The general guideline for categorizing body temperature based on severity using both Celsius and Fahrenheit scales:
Mild fever: Body temperature between 100.4°F (38°C) and 101.3°F (38.5°C), or between 37.8°C and 38.5°C. This is typically considered a low-grade fever and may not require treatment unless other symptoms are present.
Moderate fever: Body temperature between 101.4°F (38.6°C) and 102.1°F (38.9°C), or between 38.6°C and 39.0°C. This is typically considered a moderate-grade fever and may indicate an infection or illness that requires treatment.
High fever: Body temperature above 102.2°F (39°C), or above 39.0°C. This is typically considered a high-grade fever and may indicate a serious infection or illness that requires prompt medical attention.
Body temperature below 36.5°C (97.7°F) is generally considered to be lower than normal, and this condition is known as hypothermia. Mild hypothermia is defined as a body temperature between 32°C and 35°C (89.6°F to 95°F), moderate hypothermia is between 28°C and 32°C (82.4°F to 89.6°F), and severe hypothermia is below 28°C (82.4°F).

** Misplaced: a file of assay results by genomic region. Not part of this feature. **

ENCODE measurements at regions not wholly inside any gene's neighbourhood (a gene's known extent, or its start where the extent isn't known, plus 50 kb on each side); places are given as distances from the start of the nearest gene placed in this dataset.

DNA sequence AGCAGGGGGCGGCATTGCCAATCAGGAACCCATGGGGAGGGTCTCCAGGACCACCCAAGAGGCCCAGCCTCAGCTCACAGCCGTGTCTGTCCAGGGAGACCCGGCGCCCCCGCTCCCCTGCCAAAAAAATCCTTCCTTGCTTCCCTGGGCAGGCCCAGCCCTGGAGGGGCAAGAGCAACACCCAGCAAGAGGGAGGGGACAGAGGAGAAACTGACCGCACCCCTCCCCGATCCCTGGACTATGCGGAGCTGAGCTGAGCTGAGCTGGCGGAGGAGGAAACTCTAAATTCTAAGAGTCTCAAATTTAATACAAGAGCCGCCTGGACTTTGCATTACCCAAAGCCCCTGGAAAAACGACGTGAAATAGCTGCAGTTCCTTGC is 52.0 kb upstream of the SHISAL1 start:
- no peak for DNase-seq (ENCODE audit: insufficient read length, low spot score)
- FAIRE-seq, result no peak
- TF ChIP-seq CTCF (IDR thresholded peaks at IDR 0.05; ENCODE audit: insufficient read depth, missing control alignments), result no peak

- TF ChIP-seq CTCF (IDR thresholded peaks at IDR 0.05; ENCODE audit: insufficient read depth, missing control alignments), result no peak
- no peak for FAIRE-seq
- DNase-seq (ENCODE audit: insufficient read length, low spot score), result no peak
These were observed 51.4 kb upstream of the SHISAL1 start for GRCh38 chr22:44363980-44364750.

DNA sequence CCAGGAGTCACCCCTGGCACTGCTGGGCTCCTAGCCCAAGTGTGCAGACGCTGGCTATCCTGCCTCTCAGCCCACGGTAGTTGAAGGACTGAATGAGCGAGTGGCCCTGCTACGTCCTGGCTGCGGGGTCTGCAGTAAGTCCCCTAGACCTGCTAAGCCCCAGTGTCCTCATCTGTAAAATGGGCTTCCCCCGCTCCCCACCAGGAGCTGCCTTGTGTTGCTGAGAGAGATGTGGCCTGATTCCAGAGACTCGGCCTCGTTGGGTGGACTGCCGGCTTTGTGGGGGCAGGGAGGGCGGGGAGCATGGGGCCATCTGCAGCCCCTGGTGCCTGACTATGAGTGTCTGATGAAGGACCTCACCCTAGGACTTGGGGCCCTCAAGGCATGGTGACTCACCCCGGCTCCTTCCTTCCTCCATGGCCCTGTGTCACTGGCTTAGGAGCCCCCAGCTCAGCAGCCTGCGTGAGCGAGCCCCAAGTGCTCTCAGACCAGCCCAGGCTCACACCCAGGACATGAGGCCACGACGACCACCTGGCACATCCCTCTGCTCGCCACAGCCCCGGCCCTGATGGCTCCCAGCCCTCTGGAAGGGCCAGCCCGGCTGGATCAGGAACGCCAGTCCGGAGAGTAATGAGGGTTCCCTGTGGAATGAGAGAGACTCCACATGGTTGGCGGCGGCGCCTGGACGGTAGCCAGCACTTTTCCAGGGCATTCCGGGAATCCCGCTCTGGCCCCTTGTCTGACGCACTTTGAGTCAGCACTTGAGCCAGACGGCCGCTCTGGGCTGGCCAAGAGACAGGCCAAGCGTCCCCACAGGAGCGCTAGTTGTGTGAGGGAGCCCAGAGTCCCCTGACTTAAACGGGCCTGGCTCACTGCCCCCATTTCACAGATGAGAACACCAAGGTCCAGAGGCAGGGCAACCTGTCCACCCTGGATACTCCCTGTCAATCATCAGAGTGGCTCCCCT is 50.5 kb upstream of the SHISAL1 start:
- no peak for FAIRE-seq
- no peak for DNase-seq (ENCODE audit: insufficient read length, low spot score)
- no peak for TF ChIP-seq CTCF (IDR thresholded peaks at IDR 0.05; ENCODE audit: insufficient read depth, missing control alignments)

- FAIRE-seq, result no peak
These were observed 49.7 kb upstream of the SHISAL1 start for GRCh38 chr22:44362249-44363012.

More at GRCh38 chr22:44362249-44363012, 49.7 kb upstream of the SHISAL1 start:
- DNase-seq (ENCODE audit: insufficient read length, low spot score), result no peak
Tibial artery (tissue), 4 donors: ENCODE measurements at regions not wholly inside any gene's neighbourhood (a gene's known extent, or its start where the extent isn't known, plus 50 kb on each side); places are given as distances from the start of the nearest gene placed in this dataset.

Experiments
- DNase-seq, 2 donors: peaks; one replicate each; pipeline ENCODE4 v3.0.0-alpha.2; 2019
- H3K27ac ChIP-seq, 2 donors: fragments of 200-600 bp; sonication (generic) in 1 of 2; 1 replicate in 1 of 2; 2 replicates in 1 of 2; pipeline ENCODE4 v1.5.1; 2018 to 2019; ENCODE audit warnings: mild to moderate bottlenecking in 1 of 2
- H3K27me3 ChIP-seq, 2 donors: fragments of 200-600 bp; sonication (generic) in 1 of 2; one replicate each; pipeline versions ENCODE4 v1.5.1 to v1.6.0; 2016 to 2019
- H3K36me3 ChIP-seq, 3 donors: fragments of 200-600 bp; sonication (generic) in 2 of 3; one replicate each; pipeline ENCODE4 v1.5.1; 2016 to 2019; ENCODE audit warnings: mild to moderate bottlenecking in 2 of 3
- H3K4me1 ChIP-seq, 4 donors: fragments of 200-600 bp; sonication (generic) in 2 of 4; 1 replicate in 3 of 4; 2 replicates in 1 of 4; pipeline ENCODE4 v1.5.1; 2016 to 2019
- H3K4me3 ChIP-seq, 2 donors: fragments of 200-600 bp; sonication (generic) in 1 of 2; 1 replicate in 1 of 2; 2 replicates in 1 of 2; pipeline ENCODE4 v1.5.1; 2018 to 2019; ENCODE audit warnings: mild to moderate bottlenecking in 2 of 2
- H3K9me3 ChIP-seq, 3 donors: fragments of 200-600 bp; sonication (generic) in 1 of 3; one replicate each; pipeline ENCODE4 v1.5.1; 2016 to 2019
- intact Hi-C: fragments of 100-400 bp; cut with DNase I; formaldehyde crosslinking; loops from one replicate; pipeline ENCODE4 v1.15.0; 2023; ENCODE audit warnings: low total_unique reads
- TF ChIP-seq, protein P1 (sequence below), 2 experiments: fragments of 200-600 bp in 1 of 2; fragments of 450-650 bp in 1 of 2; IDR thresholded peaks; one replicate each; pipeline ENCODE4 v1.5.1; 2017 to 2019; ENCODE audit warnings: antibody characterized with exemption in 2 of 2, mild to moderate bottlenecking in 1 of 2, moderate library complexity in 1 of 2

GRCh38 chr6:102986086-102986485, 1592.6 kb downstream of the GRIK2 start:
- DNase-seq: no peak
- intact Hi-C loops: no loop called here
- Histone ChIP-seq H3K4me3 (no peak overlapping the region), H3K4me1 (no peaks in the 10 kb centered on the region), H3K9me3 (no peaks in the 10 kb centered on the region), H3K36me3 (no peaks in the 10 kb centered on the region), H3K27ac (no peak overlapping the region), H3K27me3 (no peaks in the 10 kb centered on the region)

It's important to note that fever severity may vary depending on the individual's age, health status, and other factors. Additionally, hypothermia can be caused by a variety of factors, and treatment may involve rewarming the body slowly and carefully. If you suspect that you or someone else is experiencing hypothermia, it's important to seek medical attention immediately.
Mayo Clinic. (2021). Fever treatment: Quick guide to treating a fever. Retrieved from https://www.mayoclinic.org/diseases-conditions/fever/in-depth/fever/art-20050997
Centers for Disease Control and Prevention. (2020). Hypothermia. Retrieved from https://www.cdc.gov/disasters/winter/staysafe/hypothermia.html
Mayo Clinic. (2021). Hypothermia. Retrieved from https://www.mayoclinic.org/diseases-conditions/hypothermia/symptoms-causes/syc-20352682